Understanding Energy Ratings for Windows and Doors
The Energy Star label is good, but the NFRC label tells you even more.
With the significant cost of replacement windows and doors, it's wise to know exactly what you're getting for your money.
Here's what all those scientific terms and numbers about energy savings mean:
The 2 Most Important Window and Door Labels
The two labels you should look for:
The white National Fenestration Rating Council label. Nonprofit NFRC is the industry-recognized certifying body for windows and doors.
The Energy Star label, which means the appliance has met strict energy efficiency criteria set by the U.S. government, in addition to the NFRC ratings.
What the NFRC Label Terms Mean
The NFRC label typically lists five measurements. The other three are somewhat less important to energy performance, according to Energy Star, but can help you judge how well a window or door will perform in a particular application — for example, whether it'll let in enough light.
Range: 0.20 to 1.20
The lower the number, the better an insulator the window or door is. Efficient Windows Collaborative climate recommendations:
Northern: 0.35 or less
North Central or South Central: 0.4 or less
Southern: 0.60 or less
2. Solar Heat Gain Coefficient (SHGC)
Range: 0 to 1
The lower the number, the less solar radiation—and heat—the window or door allows inside.
EWC climate recommendations:
Northern: The highest you can find (paired with a low U-factor) if cooling isn't a significant concern; up to 0.55 if cooling is a significant concern.
North Central: 0.4 or less for climates with significant air conditioning; up to 0.55 for climates with moderate air conditioning.
South Central or Southern: 0.4 or less.
SHGC refers to the solar radiation a window or door allows inside. Seek the lowest possible SHGC rating in warm climates to minimize the use of air conditioning. Look for a slightly higher number in cooler climates so that the sun can help heat your home in winter, but be sure to balance SHGC with an efficient U-factor for your area.
3. Visible Transmittance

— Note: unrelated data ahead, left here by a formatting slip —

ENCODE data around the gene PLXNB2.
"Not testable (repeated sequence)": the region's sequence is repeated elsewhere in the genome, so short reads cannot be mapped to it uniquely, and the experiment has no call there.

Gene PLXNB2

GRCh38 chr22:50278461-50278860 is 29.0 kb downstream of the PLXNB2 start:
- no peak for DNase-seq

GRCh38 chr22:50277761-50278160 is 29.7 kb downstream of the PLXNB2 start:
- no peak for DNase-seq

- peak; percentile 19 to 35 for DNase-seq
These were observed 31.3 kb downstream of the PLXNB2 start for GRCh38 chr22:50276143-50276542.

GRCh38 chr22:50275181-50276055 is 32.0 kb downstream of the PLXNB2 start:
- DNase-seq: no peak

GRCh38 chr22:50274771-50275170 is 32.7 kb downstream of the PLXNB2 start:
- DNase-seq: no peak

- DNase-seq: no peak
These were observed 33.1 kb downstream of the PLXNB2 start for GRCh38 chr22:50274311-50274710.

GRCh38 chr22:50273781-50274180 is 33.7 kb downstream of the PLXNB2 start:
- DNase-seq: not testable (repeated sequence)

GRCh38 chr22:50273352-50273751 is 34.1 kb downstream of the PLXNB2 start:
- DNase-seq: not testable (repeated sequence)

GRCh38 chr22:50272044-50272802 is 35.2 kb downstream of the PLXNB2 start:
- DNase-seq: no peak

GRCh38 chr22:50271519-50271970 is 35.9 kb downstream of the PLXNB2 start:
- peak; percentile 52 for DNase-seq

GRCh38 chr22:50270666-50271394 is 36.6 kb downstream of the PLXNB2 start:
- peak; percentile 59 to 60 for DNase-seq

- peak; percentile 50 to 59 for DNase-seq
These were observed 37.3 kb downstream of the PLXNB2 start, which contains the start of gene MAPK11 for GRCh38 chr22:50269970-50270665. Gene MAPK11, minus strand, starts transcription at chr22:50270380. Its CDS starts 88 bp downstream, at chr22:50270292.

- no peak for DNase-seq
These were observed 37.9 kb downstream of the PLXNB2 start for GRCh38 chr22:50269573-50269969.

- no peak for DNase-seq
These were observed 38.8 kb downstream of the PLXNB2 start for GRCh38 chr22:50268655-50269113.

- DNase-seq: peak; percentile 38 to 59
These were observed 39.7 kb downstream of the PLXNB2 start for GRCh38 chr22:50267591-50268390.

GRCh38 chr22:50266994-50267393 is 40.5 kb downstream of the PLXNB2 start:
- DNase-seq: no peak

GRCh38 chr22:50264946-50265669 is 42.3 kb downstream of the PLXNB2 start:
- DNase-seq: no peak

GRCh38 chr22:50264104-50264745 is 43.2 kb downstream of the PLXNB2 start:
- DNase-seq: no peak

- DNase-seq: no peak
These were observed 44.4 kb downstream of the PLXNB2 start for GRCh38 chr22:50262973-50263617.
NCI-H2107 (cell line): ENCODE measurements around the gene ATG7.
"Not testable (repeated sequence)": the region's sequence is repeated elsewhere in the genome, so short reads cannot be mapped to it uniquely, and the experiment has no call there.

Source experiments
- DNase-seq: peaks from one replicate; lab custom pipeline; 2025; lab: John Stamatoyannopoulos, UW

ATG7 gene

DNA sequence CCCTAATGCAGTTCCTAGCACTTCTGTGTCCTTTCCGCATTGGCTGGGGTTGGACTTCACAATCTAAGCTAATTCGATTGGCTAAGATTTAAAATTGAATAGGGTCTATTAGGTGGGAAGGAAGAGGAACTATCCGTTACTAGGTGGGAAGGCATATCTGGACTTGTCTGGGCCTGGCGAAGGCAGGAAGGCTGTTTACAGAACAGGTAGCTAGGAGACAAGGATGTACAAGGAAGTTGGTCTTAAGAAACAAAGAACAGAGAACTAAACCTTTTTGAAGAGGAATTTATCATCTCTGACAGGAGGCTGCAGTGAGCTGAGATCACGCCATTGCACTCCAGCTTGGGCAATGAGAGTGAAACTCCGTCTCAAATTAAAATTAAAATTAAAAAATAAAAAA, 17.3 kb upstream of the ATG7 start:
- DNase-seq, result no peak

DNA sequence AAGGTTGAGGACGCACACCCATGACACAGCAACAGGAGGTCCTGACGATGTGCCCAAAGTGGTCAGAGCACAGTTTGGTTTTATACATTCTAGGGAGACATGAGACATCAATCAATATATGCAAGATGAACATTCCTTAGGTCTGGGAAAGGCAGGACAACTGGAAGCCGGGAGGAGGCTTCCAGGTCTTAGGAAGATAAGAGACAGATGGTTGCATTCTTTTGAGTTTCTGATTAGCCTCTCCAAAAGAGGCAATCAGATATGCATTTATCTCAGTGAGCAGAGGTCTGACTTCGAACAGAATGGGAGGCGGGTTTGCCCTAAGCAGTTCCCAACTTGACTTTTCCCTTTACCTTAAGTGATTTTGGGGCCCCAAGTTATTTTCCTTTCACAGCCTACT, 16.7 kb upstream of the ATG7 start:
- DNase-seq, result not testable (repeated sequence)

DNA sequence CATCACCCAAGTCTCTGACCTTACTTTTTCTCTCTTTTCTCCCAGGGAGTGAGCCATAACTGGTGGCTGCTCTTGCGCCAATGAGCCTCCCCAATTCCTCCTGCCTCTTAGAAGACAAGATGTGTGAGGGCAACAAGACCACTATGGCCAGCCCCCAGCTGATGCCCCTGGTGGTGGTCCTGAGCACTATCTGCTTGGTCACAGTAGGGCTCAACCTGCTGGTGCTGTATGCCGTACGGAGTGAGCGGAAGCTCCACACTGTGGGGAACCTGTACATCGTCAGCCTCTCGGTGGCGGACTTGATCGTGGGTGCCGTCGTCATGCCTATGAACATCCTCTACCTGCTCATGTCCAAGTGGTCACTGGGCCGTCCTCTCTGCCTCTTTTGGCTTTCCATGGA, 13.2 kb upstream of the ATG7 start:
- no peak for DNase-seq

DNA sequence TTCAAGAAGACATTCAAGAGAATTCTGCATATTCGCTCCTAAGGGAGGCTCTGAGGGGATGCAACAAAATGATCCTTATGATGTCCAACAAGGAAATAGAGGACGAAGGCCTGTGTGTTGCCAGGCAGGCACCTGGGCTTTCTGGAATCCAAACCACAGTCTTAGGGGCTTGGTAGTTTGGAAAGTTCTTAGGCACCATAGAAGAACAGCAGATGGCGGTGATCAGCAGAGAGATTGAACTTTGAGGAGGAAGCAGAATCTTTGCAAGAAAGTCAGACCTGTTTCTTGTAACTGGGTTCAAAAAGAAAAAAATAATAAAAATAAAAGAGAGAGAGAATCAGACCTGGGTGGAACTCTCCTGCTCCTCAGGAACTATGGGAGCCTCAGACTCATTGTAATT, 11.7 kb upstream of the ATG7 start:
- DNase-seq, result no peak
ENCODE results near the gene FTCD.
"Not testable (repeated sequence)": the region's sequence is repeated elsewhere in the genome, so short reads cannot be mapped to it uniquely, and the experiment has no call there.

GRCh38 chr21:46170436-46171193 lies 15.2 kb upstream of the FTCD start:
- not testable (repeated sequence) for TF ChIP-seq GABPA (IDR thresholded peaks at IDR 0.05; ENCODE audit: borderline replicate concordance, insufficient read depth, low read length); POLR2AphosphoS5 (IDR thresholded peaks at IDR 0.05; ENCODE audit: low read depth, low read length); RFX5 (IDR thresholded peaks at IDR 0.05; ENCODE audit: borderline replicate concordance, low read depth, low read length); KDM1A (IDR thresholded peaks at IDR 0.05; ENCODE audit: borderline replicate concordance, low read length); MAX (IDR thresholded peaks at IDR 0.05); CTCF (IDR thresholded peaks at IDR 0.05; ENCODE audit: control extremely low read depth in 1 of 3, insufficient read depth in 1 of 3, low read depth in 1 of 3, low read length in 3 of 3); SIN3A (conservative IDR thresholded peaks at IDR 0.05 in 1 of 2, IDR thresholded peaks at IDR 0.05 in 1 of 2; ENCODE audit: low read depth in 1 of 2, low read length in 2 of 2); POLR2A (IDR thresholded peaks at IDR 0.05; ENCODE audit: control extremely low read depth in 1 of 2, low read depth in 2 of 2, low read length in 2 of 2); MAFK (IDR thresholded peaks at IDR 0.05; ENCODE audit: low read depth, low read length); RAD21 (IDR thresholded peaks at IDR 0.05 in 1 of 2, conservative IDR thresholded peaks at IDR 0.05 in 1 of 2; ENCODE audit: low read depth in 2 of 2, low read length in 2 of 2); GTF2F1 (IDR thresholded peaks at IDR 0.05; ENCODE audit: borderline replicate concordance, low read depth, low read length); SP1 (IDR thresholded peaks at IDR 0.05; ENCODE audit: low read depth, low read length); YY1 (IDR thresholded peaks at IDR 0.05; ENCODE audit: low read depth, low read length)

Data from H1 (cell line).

Range: 0 to 1
Lower number means the room will be dimmer; a higher number means the room will be brighter.
This number applies to windows or doors with windows only. Visible transmittance is the amount of light a window allows to pass through. With older window glazing techniques, VT and solar heat gain were basically the same; the brighter a room, the hotter it got. But new technologies allow windows to let in lots of light while the room stays cool.
Consult VT numbers if you're looking to reduce glare in a room or fill it with natural light, but be warned that a very low VT may mean you have to use artificial lighting even during the day.
4. Air Leakage
Range: N/A, but .0.3 is standard building code
The lower the number, the more airtight the window or door.
This number, expressed in cubic feet per minute per square foot of window/door area, represents the amount of air that the window or door's frame allows to pass through. Energy Star standards don't consider air leakage because it's difficult to measure accurately and can change over time as frame materials expand, contract, or warp in place, according to the EWC. Still, this measurement can help you compare similar products, especially if they'll be buffeted by the elements.
5. Condensation Resistance
Range: 1 to 100
The lower the number, the more condensation the window or door allows to build up.
Condensation resistance is a measure of how much moisture a window or door allows to build up on the surface (which can drip onto wood and cause mold or discoloration) or between glazing layers (which can't be clean and blocks your view). Energy Star-rated windows tend to resist condensation well, so this number won't likely affect your purchase decision.